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Top 10 of 2016 (#8)

Night photography is something I have tried to do more of this past year.  It is so much fun to do and it really gives you so many creative opportunities.  I enjoy shooting the Milky Way, but even though we live several miles outside of any city, there is still too much light pollution.  Star trails are the next best thing, and I have thousands of images on my hard drive to prove it.  

This image was created back in late June.  The hay had just been baled, so I decided to take advantage of that for some foreground interest.  Without any kind of foreground, these usually turn out to be pretty boring images.  There are a couple of different methods for creating star trail images.  You can take a single, really long exposure.  Somewhere in the neighborhood of at least 30 minutes.  Or, capture a series of shorter exposures and stack them together.  Either way will show the apparent movement of the stars over time, as the earth rotates on its axis.  

I choose the use the multiple exposure method for a variety of reasons.  With several different exposures, it is possible to throw out one or two that have issues.  If you take one really long exposure and something messes it up, then you have to start all over again.  One longer exposure will also tend to have more digital noise (grain) due to the sensor heating up.  

The creation of this image consisted of capturing about 50 exposures.  Each image was exposed for 30 seconds, with only about 2-3 seconds in between each image.  They were shot at the relatively wide focal length of 14 mm, at an aperture of f/2.8 to allow in as much light as possible. I kept the ISO at around 1,000, which is about all you need for star trails.  A small flashlight was used to light paint the hay bale in one of the images to provide a little more foreground accent.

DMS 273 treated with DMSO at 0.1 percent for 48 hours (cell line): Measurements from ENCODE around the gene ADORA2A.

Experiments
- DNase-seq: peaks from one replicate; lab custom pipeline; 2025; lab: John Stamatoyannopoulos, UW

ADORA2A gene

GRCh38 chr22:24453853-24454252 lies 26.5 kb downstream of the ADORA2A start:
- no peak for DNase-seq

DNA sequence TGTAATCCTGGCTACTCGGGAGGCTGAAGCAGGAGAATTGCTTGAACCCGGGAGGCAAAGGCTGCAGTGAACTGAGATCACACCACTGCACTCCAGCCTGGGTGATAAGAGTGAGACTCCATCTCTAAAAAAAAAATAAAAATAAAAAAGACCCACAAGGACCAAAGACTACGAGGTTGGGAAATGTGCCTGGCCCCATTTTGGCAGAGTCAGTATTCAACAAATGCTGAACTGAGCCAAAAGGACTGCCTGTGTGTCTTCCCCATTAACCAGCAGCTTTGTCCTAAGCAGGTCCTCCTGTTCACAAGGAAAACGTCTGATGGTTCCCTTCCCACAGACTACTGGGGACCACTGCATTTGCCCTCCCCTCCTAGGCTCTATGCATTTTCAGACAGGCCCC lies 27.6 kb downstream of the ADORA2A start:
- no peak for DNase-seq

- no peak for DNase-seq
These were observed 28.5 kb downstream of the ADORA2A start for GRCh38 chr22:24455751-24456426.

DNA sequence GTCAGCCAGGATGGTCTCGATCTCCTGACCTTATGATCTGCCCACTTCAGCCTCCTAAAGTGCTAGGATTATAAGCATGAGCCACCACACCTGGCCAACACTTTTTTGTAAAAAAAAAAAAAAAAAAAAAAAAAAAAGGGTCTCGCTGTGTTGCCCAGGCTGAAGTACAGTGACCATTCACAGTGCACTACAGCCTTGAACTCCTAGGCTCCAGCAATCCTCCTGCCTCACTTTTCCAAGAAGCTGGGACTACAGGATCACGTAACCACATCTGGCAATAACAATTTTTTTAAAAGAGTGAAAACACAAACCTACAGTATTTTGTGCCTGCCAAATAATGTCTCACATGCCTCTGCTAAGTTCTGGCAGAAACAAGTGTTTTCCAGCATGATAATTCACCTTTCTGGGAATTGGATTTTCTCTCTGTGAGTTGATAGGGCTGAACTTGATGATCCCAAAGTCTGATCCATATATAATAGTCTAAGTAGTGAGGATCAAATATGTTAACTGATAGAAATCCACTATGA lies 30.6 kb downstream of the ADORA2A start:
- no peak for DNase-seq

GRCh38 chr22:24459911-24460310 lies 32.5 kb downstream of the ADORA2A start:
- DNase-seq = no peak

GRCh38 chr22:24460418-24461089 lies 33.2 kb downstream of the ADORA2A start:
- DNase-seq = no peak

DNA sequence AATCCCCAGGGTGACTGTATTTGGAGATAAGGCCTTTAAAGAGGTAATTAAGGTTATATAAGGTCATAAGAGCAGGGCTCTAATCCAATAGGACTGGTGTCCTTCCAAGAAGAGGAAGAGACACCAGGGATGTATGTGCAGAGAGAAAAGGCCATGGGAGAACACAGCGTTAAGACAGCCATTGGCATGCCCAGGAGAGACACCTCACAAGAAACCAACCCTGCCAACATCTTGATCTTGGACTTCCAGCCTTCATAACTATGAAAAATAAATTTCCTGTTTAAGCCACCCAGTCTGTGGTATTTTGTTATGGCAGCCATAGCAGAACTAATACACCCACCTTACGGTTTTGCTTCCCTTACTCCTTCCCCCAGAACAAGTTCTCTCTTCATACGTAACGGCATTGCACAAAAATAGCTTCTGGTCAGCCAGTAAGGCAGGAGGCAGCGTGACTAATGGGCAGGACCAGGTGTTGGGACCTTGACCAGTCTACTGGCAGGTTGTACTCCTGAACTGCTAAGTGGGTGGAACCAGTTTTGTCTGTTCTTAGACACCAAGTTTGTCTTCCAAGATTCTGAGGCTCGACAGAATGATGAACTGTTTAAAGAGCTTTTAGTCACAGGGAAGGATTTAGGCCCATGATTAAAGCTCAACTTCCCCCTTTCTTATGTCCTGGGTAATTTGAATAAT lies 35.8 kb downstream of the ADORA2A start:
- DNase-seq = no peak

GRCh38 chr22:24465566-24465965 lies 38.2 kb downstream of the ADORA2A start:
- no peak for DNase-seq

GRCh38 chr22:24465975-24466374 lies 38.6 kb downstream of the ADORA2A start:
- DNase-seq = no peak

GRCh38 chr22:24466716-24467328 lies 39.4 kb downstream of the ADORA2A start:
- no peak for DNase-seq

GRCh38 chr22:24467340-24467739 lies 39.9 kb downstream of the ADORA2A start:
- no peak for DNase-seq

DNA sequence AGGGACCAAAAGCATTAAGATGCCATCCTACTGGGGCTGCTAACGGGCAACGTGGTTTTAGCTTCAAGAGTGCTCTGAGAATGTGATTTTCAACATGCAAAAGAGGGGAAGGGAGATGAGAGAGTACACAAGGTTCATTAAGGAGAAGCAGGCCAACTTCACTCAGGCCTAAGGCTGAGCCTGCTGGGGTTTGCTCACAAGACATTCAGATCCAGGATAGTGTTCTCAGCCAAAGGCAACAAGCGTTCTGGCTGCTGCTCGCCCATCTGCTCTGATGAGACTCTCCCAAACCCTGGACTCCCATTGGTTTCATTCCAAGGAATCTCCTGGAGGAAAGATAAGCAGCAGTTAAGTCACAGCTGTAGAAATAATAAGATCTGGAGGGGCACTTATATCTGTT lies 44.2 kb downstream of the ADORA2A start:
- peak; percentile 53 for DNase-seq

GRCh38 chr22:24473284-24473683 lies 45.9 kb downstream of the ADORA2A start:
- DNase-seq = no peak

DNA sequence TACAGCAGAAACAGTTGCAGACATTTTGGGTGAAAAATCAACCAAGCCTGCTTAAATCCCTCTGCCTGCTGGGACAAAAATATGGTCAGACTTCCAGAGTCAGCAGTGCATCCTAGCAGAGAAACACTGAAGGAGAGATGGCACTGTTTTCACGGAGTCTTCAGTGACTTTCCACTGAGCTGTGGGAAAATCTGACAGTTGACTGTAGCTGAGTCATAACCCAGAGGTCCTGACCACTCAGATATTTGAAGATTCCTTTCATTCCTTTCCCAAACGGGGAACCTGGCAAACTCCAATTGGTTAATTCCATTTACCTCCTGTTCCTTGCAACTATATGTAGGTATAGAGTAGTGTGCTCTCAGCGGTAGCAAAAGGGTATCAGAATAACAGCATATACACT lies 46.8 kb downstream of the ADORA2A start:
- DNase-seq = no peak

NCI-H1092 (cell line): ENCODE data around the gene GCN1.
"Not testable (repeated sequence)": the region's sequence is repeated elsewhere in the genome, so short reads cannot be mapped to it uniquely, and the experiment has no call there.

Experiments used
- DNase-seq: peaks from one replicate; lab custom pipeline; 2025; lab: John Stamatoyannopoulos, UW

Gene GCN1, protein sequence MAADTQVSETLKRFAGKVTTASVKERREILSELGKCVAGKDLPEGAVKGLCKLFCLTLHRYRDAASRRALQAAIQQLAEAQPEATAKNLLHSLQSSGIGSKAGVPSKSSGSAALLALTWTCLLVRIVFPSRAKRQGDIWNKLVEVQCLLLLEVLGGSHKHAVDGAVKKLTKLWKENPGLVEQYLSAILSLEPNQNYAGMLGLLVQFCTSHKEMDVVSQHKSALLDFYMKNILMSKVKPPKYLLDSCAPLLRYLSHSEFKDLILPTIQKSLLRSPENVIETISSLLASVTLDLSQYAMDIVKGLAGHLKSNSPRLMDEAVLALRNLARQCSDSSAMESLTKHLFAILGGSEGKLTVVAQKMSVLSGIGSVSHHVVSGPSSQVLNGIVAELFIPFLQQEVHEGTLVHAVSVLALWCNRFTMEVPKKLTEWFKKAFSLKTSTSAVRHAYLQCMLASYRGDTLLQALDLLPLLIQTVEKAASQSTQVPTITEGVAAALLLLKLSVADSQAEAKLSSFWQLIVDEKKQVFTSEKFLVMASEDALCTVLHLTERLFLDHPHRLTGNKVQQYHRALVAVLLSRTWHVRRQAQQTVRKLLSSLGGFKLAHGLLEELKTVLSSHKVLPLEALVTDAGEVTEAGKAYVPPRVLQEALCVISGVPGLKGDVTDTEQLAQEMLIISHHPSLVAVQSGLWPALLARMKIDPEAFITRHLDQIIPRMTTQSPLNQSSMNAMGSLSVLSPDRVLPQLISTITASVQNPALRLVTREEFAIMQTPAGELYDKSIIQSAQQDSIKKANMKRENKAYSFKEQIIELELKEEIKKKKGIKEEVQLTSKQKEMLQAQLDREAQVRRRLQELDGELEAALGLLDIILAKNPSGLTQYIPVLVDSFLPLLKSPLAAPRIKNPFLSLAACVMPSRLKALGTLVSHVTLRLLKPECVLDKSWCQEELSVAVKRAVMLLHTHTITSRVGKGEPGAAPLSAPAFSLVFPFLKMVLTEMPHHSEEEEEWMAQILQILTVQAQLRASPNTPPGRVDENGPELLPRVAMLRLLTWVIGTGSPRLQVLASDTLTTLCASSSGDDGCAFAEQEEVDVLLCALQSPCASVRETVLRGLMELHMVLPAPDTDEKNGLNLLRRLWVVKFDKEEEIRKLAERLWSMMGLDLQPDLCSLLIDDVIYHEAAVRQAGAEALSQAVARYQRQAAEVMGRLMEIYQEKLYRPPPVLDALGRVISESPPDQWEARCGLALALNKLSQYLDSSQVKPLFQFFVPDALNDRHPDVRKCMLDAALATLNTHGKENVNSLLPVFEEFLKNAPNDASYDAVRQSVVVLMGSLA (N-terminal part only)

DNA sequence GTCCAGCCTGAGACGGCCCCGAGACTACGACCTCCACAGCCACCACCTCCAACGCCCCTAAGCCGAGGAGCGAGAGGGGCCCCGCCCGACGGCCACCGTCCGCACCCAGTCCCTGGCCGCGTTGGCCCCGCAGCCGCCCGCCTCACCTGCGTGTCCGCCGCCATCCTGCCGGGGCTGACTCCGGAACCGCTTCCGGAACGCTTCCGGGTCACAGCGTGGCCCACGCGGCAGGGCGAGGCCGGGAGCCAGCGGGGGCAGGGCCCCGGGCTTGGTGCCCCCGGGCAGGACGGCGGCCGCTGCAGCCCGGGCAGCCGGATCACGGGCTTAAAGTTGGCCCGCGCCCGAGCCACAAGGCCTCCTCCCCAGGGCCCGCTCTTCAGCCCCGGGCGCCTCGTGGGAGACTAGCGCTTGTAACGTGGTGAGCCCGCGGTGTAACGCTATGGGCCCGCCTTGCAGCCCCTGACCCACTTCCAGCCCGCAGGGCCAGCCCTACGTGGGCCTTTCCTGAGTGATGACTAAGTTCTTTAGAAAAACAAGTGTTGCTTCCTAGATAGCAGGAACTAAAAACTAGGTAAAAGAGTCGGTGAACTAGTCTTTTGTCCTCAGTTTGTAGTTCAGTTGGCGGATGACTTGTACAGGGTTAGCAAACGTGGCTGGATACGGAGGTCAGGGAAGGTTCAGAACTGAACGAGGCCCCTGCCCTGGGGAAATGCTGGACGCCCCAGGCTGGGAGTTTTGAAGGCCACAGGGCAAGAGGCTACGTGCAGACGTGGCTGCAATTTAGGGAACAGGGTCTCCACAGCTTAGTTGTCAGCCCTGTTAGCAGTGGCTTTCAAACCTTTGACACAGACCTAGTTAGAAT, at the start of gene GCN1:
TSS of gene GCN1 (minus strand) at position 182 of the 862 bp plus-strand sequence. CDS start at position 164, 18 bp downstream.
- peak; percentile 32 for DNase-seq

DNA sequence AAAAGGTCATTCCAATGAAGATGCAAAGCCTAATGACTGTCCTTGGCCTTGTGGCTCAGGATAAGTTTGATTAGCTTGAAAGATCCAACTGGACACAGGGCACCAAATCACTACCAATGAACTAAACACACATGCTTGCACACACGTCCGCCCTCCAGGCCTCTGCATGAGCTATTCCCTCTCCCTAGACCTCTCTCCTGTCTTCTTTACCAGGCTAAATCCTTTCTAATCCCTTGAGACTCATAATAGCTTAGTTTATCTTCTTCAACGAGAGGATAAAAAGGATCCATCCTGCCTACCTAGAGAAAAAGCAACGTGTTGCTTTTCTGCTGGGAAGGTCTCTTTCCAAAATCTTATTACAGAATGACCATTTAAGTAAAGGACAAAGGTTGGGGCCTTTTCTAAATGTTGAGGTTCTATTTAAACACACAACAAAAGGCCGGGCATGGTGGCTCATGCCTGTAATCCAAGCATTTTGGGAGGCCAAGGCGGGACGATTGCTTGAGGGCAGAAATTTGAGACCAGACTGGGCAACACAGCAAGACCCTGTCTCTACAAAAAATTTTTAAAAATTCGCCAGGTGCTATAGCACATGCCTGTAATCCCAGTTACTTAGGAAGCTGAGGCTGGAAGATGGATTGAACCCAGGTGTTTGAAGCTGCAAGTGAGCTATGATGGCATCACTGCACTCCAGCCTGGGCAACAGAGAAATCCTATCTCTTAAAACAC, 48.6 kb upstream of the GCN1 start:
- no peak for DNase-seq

After shooting, the images were loading into the Lightroom, minor exposure adjustments were made, then exported as JPEGs.  The JPEG images were then stacked together in a free software program call StarStax, which works really well.  Finally, the resulting star trail image was blended together with the light painted image in Photoshop.

Another thing I should mention is that the camera was pointed in the general direction of the North Star.  This makes the circular pattern in the star trails.  The extra light trails in the final image are actually fireflies that were buzzing around as I captured the images.  I originally thought about removing them, but feel that they add some interest and context to this image. What do you think?   

Grinter Sunflower Farm - 2016

This marks the third year that I've made the little trip down to Grinter's Sunflower Farm, located between Lawrence and Tonganoxie, Kansas.  Each year, I have seen a dramatic growth in the number of people who visit this place.  It really is amazing, and attracts people from all over.  It is a very popular photography location, as I usually see a number of local photographers with various photographic equipment out for family or senior portrait shoots.  The combination of the sunflowers at their peak the lighting, assuming you are there at the right time and the weather is cooperating, can't be beat.